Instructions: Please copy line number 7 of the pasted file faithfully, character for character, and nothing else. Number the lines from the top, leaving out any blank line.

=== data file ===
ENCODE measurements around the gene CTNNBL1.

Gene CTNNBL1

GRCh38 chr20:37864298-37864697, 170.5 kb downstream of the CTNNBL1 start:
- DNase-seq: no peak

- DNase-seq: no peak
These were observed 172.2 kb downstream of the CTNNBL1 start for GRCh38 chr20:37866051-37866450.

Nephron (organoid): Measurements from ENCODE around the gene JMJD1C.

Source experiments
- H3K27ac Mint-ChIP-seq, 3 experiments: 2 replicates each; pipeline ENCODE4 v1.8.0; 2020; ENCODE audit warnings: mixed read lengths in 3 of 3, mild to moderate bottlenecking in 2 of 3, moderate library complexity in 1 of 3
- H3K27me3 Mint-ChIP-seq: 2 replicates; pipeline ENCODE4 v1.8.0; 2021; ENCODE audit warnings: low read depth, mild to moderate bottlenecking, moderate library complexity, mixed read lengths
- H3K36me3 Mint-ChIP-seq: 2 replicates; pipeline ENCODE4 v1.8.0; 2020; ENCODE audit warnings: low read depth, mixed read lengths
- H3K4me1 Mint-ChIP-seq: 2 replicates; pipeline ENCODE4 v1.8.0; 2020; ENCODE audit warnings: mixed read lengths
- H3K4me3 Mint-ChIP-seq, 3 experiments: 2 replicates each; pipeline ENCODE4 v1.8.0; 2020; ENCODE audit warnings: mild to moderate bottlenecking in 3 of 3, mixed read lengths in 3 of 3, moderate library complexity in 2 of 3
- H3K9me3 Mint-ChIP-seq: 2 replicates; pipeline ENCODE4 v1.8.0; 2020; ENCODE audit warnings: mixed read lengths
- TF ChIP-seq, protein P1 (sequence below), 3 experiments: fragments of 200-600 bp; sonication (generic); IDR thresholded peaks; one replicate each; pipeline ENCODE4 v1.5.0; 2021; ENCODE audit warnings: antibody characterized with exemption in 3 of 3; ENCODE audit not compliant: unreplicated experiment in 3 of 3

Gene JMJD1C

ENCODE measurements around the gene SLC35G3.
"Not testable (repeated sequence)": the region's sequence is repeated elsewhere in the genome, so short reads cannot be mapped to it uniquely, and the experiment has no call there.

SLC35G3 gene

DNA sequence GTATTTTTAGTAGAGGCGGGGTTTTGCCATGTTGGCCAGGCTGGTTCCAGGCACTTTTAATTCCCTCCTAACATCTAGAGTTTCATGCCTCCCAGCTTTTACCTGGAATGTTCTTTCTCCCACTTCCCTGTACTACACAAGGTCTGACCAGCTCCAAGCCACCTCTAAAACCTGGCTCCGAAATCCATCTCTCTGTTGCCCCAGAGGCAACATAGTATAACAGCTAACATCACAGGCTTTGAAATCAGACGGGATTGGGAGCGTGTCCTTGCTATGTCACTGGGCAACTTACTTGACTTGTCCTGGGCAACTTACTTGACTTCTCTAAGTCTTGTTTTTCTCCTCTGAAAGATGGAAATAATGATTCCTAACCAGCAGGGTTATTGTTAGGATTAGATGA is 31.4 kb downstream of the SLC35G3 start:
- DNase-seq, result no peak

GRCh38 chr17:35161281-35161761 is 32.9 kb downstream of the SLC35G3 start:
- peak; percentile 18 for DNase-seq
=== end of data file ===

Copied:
Nephron (organoid): Measurements from ENCODE around the gene JMJD1C.